On the weekend of March 3 and 4, I visited Our Lady of LaSalette Parish in Sulphur and thus completed my third cycle of parish visitations for 2011-2012.  Beginning in August of 2011, I visited as well St. Joseph Parish in DeRidder, St. Charles Borromeo in Fenton with the Mission of St. John the Evangelist in Lacassine, and St. John Bosco in Westlake.  

As always, I find these parish visitations most rewarding for a number of reasons.  It is most encouraging to see and experience the vibrancy of our parishes.  In a way they all share much in common, and in other ways they have particular strengths based on special emphases.  Also, in light of our discussions with the Council of Priests and the Diocesan Pastoral Council on the topic of the New Evangelization, a few of our parishes have already implemented initiatives to reach out to Catholics who no longer practice their faith or do so inconsistently.  They reach-out and welcome back.  I would mention one of these efforts.

In Our Lady of LaSalette Parish there is a very active Legion of Mary.  The Legion spearheaded a house to house visitation earlier this year.  Over 800 contacts were attempted, with almost 500 successful visits.  The Legion invited me to meet with them for the summary and report session.  I was so pleased to hear of the success stories, of invitations to return to religious practice, how some had accepted this call to conversion, and in what ways renewed membership was making a difference in the life of the parish.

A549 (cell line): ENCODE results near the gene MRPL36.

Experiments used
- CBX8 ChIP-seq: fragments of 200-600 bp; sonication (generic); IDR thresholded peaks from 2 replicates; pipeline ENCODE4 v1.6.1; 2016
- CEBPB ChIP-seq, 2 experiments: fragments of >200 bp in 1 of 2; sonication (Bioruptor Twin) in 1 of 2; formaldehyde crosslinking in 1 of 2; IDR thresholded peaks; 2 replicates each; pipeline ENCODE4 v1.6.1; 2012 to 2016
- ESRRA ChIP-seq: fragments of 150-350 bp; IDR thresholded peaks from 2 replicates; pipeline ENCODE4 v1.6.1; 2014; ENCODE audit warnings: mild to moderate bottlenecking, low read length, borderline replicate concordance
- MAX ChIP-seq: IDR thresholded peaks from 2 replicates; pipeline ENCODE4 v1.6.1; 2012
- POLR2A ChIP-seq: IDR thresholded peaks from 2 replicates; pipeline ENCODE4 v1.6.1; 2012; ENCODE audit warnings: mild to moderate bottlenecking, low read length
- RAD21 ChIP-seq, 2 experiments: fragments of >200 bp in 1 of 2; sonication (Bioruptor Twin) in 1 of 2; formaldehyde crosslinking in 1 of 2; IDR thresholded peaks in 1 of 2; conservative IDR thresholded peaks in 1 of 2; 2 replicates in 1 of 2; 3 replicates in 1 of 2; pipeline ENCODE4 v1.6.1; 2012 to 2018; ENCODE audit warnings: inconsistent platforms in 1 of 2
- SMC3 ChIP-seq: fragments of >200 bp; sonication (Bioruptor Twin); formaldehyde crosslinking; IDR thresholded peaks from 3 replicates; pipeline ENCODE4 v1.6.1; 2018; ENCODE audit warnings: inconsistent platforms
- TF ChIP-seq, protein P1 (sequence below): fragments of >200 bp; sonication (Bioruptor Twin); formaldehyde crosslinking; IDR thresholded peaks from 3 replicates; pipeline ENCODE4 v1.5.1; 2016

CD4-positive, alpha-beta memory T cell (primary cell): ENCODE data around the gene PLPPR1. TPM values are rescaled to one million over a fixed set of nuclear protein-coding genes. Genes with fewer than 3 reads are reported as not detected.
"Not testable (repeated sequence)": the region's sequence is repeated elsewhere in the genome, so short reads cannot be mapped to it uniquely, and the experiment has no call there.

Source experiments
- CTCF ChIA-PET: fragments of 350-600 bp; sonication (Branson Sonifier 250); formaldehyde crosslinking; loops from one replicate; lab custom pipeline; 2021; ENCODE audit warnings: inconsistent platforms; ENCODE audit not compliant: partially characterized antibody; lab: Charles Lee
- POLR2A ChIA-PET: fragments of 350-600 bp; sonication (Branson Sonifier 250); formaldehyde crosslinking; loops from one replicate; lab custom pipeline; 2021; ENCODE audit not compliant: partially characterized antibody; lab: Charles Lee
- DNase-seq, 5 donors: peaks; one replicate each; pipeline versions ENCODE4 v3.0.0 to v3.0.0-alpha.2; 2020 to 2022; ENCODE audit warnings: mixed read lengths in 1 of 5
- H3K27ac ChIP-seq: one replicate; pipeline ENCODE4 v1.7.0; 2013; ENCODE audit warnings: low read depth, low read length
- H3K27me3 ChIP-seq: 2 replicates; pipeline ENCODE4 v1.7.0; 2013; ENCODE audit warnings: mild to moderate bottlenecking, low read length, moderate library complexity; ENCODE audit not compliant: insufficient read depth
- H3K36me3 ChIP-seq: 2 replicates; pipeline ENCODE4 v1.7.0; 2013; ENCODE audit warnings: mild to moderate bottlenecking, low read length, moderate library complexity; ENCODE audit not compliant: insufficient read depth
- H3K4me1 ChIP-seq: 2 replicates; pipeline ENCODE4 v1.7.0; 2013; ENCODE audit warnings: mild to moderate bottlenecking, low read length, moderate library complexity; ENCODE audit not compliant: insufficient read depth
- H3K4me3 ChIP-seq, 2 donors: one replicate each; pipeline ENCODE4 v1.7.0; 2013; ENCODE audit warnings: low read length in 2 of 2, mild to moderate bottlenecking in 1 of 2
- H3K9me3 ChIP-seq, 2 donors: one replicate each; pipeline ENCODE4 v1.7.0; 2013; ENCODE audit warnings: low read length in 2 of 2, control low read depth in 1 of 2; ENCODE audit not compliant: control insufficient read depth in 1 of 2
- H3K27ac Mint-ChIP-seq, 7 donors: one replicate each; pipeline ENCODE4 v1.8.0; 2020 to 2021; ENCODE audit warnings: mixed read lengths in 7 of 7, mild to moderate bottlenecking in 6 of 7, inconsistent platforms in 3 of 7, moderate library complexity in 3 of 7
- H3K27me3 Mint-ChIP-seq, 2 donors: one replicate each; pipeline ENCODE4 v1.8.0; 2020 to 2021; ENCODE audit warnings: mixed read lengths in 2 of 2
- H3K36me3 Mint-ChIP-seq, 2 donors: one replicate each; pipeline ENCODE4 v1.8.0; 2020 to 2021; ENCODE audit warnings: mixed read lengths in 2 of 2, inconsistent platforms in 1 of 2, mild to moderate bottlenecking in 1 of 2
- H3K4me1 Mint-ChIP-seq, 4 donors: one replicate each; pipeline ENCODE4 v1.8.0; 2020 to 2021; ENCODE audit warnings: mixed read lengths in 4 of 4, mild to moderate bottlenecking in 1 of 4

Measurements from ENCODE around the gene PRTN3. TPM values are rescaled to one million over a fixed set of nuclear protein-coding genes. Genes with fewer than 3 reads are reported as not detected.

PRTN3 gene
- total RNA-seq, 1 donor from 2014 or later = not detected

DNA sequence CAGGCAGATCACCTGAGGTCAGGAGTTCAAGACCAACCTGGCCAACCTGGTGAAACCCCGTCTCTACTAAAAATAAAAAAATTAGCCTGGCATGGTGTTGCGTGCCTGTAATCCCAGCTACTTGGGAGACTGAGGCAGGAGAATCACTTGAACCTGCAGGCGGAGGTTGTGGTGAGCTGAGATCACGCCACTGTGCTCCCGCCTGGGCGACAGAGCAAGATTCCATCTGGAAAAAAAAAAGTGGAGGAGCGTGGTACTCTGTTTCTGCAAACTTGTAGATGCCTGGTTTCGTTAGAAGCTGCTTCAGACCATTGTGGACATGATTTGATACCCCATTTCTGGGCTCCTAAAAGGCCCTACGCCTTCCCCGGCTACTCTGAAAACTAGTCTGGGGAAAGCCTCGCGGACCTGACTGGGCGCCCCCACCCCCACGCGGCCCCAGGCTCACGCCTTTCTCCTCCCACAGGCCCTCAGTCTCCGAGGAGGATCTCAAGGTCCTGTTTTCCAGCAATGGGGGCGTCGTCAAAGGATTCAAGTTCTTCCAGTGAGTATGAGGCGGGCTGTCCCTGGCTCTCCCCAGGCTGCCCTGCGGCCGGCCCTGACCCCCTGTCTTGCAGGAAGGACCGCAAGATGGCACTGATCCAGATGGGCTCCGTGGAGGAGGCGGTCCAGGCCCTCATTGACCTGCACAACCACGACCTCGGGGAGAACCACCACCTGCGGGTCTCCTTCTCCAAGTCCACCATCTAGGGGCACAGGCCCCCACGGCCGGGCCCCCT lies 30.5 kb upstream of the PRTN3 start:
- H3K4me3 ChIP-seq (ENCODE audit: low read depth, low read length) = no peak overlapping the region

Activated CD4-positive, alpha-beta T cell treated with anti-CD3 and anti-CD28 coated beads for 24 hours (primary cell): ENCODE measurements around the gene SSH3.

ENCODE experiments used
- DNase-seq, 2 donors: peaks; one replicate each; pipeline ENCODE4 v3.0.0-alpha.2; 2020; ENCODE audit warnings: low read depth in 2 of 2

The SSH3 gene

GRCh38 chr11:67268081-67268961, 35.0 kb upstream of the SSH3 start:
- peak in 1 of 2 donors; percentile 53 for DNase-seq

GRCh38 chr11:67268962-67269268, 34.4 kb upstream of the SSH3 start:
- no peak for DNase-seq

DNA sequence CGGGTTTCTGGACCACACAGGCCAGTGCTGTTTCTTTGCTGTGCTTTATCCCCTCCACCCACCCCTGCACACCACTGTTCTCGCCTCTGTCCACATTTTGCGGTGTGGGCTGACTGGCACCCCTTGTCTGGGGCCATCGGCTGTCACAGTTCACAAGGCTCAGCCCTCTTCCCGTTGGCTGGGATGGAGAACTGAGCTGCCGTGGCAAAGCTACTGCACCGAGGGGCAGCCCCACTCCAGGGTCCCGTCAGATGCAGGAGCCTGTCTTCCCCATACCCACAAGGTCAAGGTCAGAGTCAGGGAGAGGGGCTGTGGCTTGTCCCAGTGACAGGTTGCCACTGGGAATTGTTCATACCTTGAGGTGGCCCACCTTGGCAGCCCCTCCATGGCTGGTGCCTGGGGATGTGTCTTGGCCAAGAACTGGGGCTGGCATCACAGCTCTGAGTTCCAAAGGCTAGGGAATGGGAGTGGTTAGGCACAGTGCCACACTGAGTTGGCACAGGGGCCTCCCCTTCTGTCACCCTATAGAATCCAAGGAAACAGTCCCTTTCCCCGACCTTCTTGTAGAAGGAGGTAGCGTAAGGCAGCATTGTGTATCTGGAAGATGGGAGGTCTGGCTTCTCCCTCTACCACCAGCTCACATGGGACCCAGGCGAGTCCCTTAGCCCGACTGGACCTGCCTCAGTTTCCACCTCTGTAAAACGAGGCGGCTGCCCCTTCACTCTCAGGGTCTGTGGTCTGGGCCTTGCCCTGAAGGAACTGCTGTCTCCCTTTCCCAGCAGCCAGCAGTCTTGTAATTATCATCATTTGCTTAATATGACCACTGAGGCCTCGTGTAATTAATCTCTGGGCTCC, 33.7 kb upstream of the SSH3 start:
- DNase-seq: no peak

I mention this example but all parishes demonstrate in various pastoral areas real signs of life and zeal for the Gospel.  We see this in the growth of the RCIA programs, the positive strides made at improving religious education, the active bereavement ministries, and improvements to youth groups.  With our high school Catholics, much has been accomplished but more needs to be done.  Especially in smaller parishes in rural communities, it is good to recall that the church parish is really the center of activity for the faithful.  The Church can really make a difference there and enjoys numerous advantages in reaching out to the youth and their families.

I also took the opportunity to speak about vocations to the priesthood.  We have four men entering the seminary in the fall, bringing the number of those studying for the priesthood in the Diocese of Lake Charles to ten.  Two of these were residents of Vianney House, our diocesan house of discernment on Bank Street in Lake Charles.  I thank the priests who encourage vocations, foster Forty Hours Devotion for this intention, and promote this important call to service in their parishes and schools.

Our sincere appreciation goes to Father Jude Brunnert, Father Roland Vaughn, Father Albert Borel, and Father James Winiarski, as well as their staffs, for a warm reception and gracious hospitality.